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Things go awry during product development projects. While many pitfalls will undoubtedly be specific to an industry or a discipline, I’ve identified several that span both many industries and disciplines.

These issues are common to many projects in many industries. The interesting part of these pitfalls is that they are behavioral and not technological. Therefore, these behaviors can be modified through mentoring or coaching.

The pitfalls to avoid are:

  1. Hubris
  2. Ignoring the facts
  3. Poor planning

Hubris

Merriam Webster defines hubris in two ways – the first is an exaggerated pride or self-confidence, and the second is a foolish amount of pride or confidence. Both of these definitions can lead a project down a path of tough or no return. I’ve witnessed technical and non-technical projects go awry simply because of the arrogance and foolish self-confidence of some of team leaders and members.

Some examples of these types of failures are:

  • Engineering teams who claim to know the technology but find themselves unable to solve problems due to missing key knowledge they claimed to possess
  • Marketing teams developing product launches based on little knowledge of customers and their needs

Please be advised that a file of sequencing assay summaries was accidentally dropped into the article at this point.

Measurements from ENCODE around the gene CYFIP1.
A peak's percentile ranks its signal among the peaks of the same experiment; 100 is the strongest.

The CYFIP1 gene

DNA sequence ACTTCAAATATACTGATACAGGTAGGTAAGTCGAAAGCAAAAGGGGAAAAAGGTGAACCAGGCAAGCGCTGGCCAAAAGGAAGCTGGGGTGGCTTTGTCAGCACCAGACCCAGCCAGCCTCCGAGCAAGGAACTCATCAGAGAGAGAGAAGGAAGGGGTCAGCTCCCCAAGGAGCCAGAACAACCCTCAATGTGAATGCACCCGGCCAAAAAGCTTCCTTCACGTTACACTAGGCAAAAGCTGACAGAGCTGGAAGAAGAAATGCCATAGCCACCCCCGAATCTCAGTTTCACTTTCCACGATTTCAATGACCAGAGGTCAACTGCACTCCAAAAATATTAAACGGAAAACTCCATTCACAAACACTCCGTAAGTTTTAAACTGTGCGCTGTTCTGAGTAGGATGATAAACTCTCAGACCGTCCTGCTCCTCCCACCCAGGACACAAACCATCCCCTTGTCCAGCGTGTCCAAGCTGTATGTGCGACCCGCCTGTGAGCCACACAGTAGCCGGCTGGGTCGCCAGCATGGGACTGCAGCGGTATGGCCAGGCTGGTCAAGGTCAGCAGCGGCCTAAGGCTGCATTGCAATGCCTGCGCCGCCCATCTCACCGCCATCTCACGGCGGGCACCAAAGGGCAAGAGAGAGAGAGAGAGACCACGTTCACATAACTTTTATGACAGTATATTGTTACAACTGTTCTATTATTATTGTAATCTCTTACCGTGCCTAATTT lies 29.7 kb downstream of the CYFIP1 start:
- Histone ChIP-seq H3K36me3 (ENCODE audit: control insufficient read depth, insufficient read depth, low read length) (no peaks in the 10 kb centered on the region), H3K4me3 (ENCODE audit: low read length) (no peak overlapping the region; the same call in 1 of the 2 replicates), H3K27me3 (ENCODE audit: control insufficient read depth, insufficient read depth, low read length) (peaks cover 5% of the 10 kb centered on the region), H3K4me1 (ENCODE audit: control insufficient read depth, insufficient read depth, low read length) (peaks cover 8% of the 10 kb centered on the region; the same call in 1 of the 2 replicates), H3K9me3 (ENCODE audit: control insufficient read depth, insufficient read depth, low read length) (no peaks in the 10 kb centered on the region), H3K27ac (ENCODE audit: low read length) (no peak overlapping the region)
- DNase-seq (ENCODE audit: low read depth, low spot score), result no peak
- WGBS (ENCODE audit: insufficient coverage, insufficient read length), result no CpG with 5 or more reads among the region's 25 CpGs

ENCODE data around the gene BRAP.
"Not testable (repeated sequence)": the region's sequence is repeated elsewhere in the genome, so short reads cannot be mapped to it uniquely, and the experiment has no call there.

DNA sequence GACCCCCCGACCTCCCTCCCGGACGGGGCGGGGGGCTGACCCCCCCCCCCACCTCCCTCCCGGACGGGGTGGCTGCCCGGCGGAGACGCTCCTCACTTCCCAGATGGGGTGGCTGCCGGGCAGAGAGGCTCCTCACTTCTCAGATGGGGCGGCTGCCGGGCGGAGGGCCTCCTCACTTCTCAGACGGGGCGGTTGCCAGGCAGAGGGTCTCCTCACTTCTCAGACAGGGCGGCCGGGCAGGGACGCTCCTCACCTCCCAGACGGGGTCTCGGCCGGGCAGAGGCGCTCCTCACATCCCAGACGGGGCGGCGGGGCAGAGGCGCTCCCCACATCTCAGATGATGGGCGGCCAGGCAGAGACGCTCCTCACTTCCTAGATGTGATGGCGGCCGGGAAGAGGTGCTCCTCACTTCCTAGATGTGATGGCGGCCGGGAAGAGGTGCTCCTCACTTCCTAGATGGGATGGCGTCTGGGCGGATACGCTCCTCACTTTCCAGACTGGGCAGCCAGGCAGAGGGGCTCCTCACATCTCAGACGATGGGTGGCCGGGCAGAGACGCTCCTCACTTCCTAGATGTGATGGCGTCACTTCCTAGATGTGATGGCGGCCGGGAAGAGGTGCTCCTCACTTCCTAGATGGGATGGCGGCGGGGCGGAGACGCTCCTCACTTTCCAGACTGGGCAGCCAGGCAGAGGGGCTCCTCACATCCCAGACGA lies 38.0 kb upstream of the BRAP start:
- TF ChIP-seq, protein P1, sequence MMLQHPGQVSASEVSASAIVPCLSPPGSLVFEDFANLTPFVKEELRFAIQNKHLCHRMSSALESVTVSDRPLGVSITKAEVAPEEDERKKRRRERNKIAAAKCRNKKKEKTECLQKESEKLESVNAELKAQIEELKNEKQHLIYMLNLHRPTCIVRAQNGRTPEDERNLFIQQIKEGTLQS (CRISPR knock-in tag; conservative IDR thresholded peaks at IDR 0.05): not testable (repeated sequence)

• Product managers who consider other departments “beneath” them and refuse to learn from them

Ignoring the facts

Have you ever heard the phrase “head in the sand? “ While Ostriches do not actually hide their heads in the sand when danger approaches (they are actually turning their eggs), many a project has been endangered by ignoring the facts.

Ignoring the facts has two main root causes. The first is hubris discussed above; simply assuming the facts can be changed based on knowledge or more likely arrogance. The second is wishful thinking, typically described as “hope.” I’ve told my teams (and my family) “hope is not a plan.” It may feel good in the moment, but lack of fact-based action will waste time and money, and cause unnecessary angst.

Poor planning

The lack of acceptable project and product performance is most frequently due to poor planning. The root of this planning problem is typically not the nuts-and-bolts of the planning process itself–it is the errant data gathering and analysis that takes place early in the project.

The inputs may be jaded by hubris and lack of facts thus causing the plan it to be inaccurate and results unattainable. There is no complex software system or critical-chain analysis can save a project from a foundation built on “sand.” Rigorous data gathering and fact-checking is needed to ensure a sound foundation. 

Conclusion

There you have them–the three pitfalls common in product development that can undermine or even prevent success. I’ve seen this happen in at least a half-dozen firms across as multiple industries. These are not technology or market problems. They are behavioral issues that can be corrected with effective management, and mentoring or coaching.

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